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D.C.’s Cherry Blossoms Illustrate The Beauty And Fragility Of Spring

cherry blossoms in Washington D.C. outside the Capitol
Image CreditChris Jacobs

D.C.’s cherry blossoms serve as both a harbinger of spring and a reminder that spring, as with all seasons of life, does not last forever.

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Ephemeral. Ethereal. A moment in time.

Washington’s cherry blossoms have a century-old history and different meanings that come with that history. But at their core, they serve as both a welcome harbinger of spring and a reminder that spring, as with all seasons of life, does not last forever.

Symbol of Peace

Strange as it sounds, the cherry blossom trees in the nation’s capital have their roots in a war over a century old, that took place half a world away, and in which the United States did not participate. In 1905, President Theodore Roosevelt served as an intermediary for negotiations that led to the Treaty of Portsmouth, which ended the Russo-Japanese War.

The efforts didn’t just make Roosevelt the first president to win the Nobel Peace Prize for his part in creating the opening for an end to the conflict. In part due to the diplomatic ties fostered during that period, Washington received a donation of cherry trees — officially a gift from Japan and its capital of Tokyo to the United States and its capital.

And while the first batch of trees, donated in 1910, had to be destroyed due to an infestation of insects, the second donation, made in 1912, has been preserved, with plantings made from the original trees’ cuttings to protect their genetic lineage.

Springtime Tourist Trap

As Washington grew in standing as a global capital in the first half of the 20th century, the cherry blossoms likewise rose in stature and repute. The Jefferson Memorial, dedicated in 1943, provided a focal point for the springtime blossoms. Subsequent memorials to Franklin Roosevelt (dedicated in 1997) and Martin Luther King Jr. (dedicated in 2011) were added to the list of attractions near the famous cherry trees.

While the festival only lasted three days during its initial establishment in 1935, Washington now spends four weeks celebrating the cherry blossoms. The festival draws large crowds nationally and internationally every year, turning the cherry blossoms into big business for area merchants.

And even though hordes of visitors clog the streets in downtown Washington near the National Mall for a few days (including this past weekend) each spring, longtime Washingtonians know there are other places around the capital city that also provide beautiful views, with far fewer crowds — the U.S. Capitol being but one example.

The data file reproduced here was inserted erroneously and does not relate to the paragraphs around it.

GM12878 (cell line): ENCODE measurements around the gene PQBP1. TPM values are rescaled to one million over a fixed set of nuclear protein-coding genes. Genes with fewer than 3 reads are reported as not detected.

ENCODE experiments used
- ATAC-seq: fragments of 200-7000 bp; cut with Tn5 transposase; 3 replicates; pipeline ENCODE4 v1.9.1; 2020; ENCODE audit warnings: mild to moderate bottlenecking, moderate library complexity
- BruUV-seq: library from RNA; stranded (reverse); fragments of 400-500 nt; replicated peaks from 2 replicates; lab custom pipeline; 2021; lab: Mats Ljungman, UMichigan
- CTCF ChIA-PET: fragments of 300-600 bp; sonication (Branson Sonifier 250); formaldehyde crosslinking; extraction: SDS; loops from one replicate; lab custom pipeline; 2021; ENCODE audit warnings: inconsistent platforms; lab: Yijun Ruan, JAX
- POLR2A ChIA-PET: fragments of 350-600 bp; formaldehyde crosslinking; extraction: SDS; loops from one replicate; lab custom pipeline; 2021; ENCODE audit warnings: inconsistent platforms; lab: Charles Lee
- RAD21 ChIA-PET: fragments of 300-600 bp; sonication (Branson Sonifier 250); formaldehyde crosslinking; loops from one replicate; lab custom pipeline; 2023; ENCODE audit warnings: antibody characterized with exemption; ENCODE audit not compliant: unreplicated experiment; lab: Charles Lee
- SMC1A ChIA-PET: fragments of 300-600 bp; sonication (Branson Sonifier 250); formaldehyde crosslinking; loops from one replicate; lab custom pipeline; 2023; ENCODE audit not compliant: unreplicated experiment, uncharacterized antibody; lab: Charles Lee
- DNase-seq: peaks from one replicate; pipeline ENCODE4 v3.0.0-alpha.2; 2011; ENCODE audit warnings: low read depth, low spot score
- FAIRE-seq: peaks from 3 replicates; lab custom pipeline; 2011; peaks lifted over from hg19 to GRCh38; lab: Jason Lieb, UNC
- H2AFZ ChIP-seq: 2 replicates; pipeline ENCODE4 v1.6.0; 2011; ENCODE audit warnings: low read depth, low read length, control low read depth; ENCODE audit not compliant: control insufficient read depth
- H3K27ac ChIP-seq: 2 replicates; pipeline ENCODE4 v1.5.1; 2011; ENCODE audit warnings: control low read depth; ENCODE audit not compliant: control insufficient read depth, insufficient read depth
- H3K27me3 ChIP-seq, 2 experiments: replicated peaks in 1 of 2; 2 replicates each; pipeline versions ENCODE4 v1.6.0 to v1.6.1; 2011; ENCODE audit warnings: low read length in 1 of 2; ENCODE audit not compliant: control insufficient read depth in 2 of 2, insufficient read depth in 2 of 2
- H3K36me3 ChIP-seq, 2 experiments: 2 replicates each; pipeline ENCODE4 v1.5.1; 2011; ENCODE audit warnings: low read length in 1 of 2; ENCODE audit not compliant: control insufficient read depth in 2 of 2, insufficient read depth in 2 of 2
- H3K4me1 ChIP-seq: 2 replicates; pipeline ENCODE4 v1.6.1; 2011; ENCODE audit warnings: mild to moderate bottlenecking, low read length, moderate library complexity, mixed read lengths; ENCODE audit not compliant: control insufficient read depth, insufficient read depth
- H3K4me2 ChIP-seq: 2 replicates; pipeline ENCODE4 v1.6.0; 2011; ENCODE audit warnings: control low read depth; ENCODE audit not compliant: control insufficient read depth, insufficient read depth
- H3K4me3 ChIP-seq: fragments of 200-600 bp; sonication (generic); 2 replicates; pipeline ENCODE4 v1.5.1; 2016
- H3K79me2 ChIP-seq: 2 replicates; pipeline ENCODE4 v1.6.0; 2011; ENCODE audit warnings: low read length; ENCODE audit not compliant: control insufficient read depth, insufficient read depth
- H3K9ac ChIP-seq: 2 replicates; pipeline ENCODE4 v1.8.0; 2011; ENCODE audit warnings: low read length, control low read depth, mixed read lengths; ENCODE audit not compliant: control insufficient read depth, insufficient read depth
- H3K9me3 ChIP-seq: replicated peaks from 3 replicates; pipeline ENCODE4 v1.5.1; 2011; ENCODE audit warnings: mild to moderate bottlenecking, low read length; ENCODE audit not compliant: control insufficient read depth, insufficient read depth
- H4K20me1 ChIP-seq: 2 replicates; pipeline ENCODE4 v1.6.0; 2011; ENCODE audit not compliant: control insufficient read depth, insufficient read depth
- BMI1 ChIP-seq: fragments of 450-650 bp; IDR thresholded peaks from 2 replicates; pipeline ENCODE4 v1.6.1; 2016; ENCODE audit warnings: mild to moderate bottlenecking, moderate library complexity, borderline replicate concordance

Fragrant but Fleeting

While Washington may spend nearly a month celebrating its cherry trees, the blossoms themselves have a far shorter duration. A cottage industry of meteorologists and horticulturalists try to determine the few short days every year that constitute “peak bloom” — when the trees have budded and flowered, but before the leaves grow out and the blossoms fall to the ground.

Many factors of air, sunlight, and soil determine peak bloom — and just as many can sweep the blossoms into the Tidal Basin. And particularly at this time of year, the weather can prove a fickle mistress.

While Washington enjoyed a comparatively mild winter this year, temperatures on the fringe of spring can soar to summertime heights or provide the last gasp of Jack Frost’s frigid grasp. Just last year, most of the people disembarking from the Metro to visit the blossoms’ peak bloom wore parkas and wool hats, more closely resembling Shackleton’s Arctic expedition than a crowd gathering to celebrate a rite of spring.

Enjoy It While You Can

As society has moved away from its agrarian roots, we tend to forget about what we cannot control — like the weather — only to become slightly irate when reality intervenes. Witness those who plan wedding pictures, or family photos, for cherry blossom season — as some do around Washington — only to find a gusty day or a rainstorm intruding on those plans.

Of course, for many around the world, events over the past few years have intervened, in the form of the Covid pandemic. Perpetual rounds of lockdowns, quarantines, travel restrictions, and mask mandates have everyone beyond frustrated, and impatient for the end.

With restrictions on travel finally lifted, Americans have a chance to resume the activities they have missed for the past several years. And as they do so, the trees in the nation’s capital provide a tangible — and very temporary — reminder to, as Robert Herrick might say, gather ye cherry blossoms while ye may.

Happy spring.


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